Doctors, clinic staff working longer hours as patient numbers rise amid Covid-19 surge

Additional manpower has been difficult to find as the healthcare community is currently stretched. ST PHOTO: ARIFFIN JAMAR

SINGAPORE - Front-line doctors have been working longer hours and taking precautions as their number of patients rises along with Covid-19 community cases.

Dr Aziz Noordin, a family physician at Tampines Family Medicine Clinic, said that over the last few weeks, his clinic has seen a "significant increase" in patients, both asymptomatic and symptomatic. There has been a 50 to 80 per cent increase in those who have symptoms of upper respiratory tract infection, as well as asymptomatic patients coming forward to be tested for Covid-19.

Most of the people in the asymptomatic group are those who have received a health-risk warning, he added.

Dr Aziz said that in order to cope with the crowd, his clinic has encouraged patients to make an appointment before visiting.

But many patients who have received a health risk warning are concerned and still try to get tested without an appointment, he said.

Nevertheless, even if some people show up without prior notice, the clinic tries its best to accommodate them, he added.

"We do our best not to turn away unwell patients," he said. Sometimes this means everyone has to work longer hours if there is a backlog of patients, said Dr Aziz, adding that he tries to avoid the longer hours for his staff to prevent them from being burnt out.

He has asked some patients who have chronic but stable conditions to defer their appointments to prevent the clinic from being overwhelmed.

Meanwhile, Dr Dale Lim, a family physician at the Tenteram Clinic in Whampoa, said that he has seen an increase of about 20 per cent in patient numbers at his clinic as compared with the numbers before August.

While some of these were patients with symptoms of acute respiratory infection, another main source of patients has been seniors looking to get their booster shots, as his clinic offers the Pfizer-BioNTech mRNA vaccine under the national vaccination programme.

In order to cope, Dr Lim and his staff often have to extend their clinic operating hours to 10pm, one hour after their usual closing time.

Even after the clinic closes, Dr Lim continues to provide teleconsultations to manage patients recovering at home under the Home Recovery Programme.

Dr Aziz Noordin in full PPE with a patient at Tampines Family Medicine Clinic on Oct 11, 2021. ST PHOTO: ARIFFIN JAMAR

Over at Intemedical 24 Hour Clinic in Ang Mo Kio, the number of patients has gone up around 30 per cent, with those who have upper respiratory tract infections, as well as those with Covid-19 making up the bulk of the surge.

Dr Raymond Ong, the clinic's managing director, said that he and his staff have been working extra shifts to try and cope with the load.

Dr Tan Teck Jack, chief executive of Northeast Medical Group, said that the increase in community cases has led to space and manpower constraints at the primary care level.

His group's clinics have seen an increase of about 20 to 30 per cent in patients as compared with earlier this year.

"The steps we have to take for each patient are now more complex - from screening and registration to dealing with swabs and IT systems. We need to do a lot more; hence, it takes longer to process each patient," he added.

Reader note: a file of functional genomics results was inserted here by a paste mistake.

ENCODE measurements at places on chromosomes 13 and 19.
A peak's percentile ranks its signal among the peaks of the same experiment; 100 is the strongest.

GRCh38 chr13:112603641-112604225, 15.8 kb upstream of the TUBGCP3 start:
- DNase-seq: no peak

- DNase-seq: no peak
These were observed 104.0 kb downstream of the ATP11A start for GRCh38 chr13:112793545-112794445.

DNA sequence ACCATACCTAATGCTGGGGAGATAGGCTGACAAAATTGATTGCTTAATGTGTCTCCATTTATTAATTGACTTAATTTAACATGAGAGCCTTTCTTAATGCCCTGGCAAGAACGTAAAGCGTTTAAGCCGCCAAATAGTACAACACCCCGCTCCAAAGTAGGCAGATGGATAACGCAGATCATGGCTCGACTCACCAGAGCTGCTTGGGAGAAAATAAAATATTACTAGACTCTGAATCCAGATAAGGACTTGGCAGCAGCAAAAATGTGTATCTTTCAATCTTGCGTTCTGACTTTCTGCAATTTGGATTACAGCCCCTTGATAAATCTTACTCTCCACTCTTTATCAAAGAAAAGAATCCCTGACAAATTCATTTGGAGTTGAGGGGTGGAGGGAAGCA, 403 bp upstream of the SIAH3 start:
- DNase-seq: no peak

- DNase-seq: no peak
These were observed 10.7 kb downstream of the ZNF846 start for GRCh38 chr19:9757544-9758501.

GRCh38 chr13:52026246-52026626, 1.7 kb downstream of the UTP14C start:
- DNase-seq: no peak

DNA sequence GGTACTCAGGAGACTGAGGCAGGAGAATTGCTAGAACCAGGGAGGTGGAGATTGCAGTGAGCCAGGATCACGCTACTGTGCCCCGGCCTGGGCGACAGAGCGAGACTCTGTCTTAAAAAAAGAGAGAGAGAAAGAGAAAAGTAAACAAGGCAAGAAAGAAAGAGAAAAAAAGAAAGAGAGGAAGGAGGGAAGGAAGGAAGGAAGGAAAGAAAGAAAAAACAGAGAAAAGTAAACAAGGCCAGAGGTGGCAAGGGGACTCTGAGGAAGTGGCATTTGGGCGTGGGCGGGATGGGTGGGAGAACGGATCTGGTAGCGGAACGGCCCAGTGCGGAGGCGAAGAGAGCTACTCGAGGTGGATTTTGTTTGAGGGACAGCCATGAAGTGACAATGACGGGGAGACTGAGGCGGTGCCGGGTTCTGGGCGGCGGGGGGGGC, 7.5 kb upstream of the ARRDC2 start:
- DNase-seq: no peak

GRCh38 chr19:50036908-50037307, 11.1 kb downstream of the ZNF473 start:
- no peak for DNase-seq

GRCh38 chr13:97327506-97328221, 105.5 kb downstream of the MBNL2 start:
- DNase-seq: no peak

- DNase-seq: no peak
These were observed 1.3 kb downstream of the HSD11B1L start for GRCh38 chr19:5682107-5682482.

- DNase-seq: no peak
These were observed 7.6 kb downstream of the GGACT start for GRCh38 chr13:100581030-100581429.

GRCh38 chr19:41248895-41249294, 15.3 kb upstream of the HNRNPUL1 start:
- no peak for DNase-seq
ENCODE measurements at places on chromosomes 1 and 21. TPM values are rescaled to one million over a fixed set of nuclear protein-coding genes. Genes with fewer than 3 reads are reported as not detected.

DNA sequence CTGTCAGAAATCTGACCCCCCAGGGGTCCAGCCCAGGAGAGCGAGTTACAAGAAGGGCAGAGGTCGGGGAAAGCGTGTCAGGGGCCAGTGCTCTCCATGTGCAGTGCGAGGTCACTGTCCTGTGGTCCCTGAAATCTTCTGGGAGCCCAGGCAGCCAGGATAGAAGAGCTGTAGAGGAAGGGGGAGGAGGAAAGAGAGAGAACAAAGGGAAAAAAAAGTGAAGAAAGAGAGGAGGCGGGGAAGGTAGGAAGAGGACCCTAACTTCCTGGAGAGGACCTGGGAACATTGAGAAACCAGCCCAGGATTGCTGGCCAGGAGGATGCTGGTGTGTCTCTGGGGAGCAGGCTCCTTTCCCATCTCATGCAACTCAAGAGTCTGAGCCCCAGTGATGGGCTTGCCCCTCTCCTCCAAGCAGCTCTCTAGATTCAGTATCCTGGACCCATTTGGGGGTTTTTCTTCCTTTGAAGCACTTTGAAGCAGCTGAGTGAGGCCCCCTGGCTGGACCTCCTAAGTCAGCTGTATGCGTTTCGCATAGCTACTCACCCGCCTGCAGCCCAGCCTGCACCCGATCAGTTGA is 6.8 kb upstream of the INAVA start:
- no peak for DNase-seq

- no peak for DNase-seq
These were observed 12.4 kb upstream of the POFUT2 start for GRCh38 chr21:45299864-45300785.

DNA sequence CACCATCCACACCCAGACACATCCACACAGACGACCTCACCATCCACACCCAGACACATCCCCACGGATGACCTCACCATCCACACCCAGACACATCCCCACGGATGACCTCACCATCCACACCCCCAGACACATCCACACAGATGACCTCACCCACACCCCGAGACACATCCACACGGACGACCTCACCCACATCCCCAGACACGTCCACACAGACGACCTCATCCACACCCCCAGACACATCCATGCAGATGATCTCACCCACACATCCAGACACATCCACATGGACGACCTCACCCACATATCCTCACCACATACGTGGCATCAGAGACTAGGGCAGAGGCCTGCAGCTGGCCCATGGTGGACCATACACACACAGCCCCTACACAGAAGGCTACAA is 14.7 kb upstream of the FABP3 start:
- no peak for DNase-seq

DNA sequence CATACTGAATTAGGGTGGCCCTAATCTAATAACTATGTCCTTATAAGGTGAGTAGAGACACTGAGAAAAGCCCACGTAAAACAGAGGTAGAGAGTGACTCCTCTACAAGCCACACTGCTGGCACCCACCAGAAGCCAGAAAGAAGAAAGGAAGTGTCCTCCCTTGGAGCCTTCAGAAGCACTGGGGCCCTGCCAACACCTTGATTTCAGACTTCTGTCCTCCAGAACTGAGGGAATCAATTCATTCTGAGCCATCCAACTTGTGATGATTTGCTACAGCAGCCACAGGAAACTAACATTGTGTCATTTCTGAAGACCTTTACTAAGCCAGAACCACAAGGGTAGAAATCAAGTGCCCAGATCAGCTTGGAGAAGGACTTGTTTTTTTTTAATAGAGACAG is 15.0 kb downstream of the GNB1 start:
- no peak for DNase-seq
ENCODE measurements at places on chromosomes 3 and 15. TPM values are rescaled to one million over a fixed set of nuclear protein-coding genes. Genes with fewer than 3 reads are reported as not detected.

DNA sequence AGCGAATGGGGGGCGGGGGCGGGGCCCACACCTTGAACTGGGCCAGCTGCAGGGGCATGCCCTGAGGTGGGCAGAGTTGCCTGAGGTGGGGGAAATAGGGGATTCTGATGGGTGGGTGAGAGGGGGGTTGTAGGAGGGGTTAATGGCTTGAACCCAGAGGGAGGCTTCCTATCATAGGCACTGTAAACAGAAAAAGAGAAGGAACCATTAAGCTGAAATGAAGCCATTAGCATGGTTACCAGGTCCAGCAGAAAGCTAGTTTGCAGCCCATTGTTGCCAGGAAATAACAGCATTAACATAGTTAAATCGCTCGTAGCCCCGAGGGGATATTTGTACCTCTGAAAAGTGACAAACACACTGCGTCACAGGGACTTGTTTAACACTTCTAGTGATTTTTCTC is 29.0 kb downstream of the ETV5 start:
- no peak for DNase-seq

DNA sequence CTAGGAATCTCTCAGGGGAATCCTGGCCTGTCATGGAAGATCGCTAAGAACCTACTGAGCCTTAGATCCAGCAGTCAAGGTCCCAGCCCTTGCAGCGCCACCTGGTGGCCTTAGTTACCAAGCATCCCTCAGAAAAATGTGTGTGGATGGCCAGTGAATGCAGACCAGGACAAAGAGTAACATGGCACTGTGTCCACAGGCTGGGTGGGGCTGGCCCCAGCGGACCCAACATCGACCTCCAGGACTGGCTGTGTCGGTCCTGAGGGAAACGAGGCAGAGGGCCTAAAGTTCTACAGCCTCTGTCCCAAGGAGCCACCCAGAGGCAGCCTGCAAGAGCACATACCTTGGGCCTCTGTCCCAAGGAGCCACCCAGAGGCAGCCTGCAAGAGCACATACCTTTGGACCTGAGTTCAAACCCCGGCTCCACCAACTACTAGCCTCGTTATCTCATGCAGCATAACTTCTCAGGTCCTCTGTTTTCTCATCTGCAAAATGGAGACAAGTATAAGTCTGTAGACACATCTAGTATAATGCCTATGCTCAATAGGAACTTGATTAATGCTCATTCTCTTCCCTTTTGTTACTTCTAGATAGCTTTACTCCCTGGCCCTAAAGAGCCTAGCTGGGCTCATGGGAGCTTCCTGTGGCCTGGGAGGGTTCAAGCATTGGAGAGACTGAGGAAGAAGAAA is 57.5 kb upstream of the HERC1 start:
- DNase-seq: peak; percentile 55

However, additional manpower has been difficult to find as the healthcare community is currently stretched, said Dr Tan.

So he and his staff have no choice but to work at a more intense pace, and also stay back for an extra hour or so each shift to deal with the increased load.

Others have to take home paperwork to complete, he said.

The doctors said they and their staff have been taking various precautions such as wearing full personal protective equipment (PPE), keeping to a small social circle, and carrying out regular self-testing.

Asked what is being done to keep front-line doctors safe during the recent surge in cases, a spokesman for the Singapore Medical Association said that the Ministry of Health has been providing logistical support, such as PPE, to protect doctors and their staff.

Clinics under the Public Health Preparedness Clinic (PHPC) scheme also received training before the pandemic hit to help prepare them to perform their roles during public health emergencies.

"MOH has continued to advise doctors including those in PHPCs on healthcare requirements in our current pandemic situation and the plan for Singapore as it enters the endemic stage," said the spokesman.

Dr Aziz said that the new, streamlined set of procedures for those who are unwell, announced over the weekend by the multi-ministry task force, has helped lighten the load a little.

"The change in testing protocols helps us direct resources so we can focus on the unwell, and also look after other patients with chronic conditions which need managing," he said.

Dr Lim agreed. He added: "To further ease the strain, it will be good to have additional manpower to care for the higher number of patients infected with Covid-19 who have to recover at home."

Dr Tan encouraged people in the population to look after their health and remain well as much as possible, as this would help ease the strain on front-liners.

One simple way to do this is to maintain good personal hygiene and avoid crowded areas, said Dr Tan.

"It's time to go back to basics and keep healthy," he said.

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